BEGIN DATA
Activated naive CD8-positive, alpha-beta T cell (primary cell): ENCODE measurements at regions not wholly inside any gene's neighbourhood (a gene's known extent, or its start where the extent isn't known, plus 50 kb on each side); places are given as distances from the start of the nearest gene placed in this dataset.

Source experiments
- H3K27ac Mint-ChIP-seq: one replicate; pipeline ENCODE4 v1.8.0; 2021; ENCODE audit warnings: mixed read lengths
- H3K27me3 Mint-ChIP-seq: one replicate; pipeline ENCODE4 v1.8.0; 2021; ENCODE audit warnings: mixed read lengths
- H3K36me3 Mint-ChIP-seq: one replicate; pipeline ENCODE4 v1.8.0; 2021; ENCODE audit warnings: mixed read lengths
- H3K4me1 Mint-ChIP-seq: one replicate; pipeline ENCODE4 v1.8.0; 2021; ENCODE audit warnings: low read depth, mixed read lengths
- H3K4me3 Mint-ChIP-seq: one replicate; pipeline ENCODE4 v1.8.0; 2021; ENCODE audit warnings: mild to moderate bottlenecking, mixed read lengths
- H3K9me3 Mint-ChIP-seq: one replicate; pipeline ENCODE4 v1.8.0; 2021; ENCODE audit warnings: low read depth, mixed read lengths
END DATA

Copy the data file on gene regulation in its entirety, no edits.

Activated naive CD8-positive, alpha-beta T cell (primary cell): ENCODE measurements at regions not wholly inside any gene's neighbourhood (a gene's known extent, or its start where the extent isn't known, plus 50 kb on each side); places are given as distances from the start of the nearest gene placed in this dataset.

Source experiments
- H3K27ac Mint-ChIP-seq: one replicate; pipeline ENCODE4 v1.8.0; 2021; ENCODE audit warnings: mixed read lengths
- H3K27me3 Mint-ChIP-seq: one replicate; pipeline ENCODE4 v1.8.0; 2021; ENCODE audit warnings: mixed read lengths
- H3K36me3 Mint-ChIP-seq: one replicate; pipeline ENCODE4 v1.8.0; 2021; ENCODE audit warnings: mixed read lengths
- H3K4me1 Mint-ChIP-seq: one replicate; pipeline ENCODE4 v1.8.0; 2021; ENCODE audit warnings: low read depth, mixed read lengths
- H3K4me3 Mint-ChIP-seq: one replicate; pipeline ENCODE4 v1.8.0; 2021; ENCODE audit warnings: mild to moderate bottlenecking, mixed read lengths
- H3K9me3 Mint-ChIP-seq: one replicate; pipeline ENCODE4 v1.8.0; 2021; ENCODE audit warnings: low read depth, mixed read lengths